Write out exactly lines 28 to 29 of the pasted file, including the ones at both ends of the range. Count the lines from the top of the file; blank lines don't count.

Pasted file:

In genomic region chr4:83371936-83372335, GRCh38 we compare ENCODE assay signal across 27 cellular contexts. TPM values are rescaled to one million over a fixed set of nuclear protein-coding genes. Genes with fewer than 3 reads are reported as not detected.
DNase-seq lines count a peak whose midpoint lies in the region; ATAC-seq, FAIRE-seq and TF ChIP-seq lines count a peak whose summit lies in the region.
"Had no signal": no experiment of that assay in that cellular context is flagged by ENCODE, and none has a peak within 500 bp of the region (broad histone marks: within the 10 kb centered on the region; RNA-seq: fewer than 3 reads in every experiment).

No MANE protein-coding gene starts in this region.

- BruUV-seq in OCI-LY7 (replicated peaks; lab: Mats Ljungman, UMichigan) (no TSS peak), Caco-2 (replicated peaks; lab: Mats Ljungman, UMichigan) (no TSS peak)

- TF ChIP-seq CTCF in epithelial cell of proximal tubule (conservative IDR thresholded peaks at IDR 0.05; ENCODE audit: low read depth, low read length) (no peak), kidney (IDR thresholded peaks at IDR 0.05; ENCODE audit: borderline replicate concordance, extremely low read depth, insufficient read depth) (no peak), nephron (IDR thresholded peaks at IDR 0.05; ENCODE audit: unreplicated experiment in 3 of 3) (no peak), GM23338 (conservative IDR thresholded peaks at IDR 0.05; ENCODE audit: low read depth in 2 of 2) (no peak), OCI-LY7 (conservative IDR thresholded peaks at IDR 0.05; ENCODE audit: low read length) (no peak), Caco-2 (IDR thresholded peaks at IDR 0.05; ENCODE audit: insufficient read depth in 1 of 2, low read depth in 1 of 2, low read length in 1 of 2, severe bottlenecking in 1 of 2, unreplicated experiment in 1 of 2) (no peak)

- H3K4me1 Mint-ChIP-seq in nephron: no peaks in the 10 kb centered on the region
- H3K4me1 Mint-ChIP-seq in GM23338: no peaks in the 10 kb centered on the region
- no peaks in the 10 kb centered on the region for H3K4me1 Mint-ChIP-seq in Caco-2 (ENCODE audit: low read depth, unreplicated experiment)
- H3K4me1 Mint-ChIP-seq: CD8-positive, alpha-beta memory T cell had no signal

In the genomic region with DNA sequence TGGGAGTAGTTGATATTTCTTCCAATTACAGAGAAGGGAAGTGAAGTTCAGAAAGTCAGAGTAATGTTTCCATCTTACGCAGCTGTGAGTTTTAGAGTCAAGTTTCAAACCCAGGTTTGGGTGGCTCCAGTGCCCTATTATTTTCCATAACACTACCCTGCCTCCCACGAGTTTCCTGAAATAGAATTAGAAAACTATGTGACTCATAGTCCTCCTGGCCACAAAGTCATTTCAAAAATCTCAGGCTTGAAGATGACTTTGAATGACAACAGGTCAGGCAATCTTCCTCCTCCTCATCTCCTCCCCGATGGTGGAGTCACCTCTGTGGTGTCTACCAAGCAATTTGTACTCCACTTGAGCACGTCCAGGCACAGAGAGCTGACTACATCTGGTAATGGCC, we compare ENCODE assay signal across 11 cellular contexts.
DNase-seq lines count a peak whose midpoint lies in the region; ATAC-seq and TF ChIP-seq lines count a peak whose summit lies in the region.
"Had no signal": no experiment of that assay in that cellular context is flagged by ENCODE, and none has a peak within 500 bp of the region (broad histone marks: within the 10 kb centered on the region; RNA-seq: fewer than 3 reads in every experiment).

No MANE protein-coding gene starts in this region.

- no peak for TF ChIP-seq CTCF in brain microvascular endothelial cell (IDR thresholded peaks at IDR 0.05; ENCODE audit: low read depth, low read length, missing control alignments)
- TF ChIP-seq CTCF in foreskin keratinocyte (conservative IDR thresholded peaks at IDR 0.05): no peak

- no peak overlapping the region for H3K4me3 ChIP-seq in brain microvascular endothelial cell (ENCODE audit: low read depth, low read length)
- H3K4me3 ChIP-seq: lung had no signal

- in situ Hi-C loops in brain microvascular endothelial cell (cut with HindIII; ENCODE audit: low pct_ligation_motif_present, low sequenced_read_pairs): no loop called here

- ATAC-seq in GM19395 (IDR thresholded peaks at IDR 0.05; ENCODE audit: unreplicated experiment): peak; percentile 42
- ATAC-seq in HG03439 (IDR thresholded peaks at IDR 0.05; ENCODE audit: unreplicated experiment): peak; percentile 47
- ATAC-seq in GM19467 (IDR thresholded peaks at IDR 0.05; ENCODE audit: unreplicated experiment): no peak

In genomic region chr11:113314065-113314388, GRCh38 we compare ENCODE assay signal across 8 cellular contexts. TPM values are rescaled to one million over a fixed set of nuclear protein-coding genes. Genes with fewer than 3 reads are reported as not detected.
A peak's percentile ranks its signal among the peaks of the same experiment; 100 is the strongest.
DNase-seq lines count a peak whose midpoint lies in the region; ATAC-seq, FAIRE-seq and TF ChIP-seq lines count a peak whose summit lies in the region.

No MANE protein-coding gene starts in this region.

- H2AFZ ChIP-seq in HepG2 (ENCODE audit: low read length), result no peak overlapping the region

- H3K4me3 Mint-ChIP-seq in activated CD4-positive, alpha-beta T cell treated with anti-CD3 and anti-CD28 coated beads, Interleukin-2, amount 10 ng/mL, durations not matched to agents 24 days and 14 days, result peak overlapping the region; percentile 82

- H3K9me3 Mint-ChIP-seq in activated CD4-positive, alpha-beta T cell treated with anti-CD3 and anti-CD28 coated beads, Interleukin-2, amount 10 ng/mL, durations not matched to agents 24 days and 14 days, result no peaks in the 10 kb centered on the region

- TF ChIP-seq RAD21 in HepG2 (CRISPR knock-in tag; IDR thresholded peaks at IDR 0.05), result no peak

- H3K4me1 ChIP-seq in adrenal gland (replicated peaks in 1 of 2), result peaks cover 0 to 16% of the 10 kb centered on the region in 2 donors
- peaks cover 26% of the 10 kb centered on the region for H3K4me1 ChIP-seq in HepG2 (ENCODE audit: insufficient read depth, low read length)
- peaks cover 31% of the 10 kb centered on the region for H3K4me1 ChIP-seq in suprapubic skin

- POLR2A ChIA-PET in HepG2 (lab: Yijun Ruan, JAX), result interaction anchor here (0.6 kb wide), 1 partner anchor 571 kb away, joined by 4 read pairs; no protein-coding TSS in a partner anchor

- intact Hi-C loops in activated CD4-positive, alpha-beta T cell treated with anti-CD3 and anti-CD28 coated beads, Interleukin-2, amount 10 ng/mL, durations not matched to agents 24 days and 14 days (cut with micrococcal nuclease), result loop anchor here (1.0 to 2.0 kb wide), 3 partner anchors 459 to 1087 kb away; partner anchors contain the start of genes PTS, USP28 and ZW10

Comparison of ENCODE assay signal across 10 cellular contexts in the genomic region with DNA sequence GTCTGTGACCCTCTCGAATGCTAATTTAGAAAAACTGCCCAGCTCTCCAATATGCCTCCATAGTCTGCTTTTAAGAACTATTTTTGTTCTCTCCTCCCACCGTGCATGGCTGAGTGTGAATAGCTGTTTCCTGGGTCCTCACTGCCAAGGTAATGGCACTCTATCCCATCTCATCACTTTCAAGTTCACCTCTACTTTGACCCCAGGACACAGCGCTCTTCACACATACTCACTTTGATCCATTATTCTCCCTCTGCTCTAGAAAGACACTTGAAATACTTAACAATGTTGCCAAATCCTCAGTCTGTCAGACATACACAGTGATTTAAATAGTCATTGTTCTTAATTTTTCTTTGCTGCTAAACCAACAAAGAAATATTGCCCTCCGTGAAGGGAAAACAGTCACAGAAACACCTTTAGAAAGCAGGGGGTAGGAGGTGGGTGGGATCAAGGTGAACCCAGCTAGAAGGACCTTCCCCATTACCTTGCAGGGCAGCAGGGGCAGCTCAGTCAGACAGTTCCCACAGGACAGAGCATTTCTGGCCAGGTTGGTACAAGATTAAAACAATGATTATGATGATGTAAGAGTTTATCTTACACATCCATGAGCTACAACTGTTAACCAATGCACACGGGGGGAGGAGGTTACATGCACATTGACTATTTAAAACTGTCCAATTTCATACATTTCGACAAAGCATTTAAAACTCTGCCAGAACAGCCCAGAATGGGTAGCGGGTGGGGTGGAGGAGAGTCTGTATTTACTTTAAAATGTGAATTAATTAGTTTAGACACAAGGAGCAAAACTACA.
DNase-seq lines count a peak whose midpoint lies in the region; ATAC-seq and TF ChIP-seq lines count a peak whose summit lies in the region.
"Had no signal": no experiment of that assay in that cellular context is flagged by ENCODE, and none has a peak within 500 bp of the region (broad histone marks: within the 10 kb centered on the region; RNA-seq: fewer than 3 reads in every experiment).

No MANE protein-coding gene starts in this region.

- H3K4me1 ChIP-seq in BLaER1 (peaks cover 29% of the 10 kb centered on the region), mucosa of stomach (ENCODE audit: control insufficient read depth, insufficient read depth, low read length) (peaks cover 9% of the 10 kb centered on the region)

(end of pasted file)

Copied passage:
- H3K4me3 Mint-ChIP-seq in activated CD4-positive, alpha-beta T cell treated with anti-CD3 and anti-CD28 coated beads, Interleukin-2, amount 10 ng/mL, durations not matched to agents 24 days and 14 days, result peak overlapping the region; percentile 82

- H3K9me3 Mint-ChIP-seq in activated CD4-positive, alpha-beta T cell treated with anti-CD3 and anti-CD28 coated beads, Interleukin-2, amount 10 ng/mL, durations not matched to agents 24 days and 14 days, result no peaks in the 10 kb centered on the region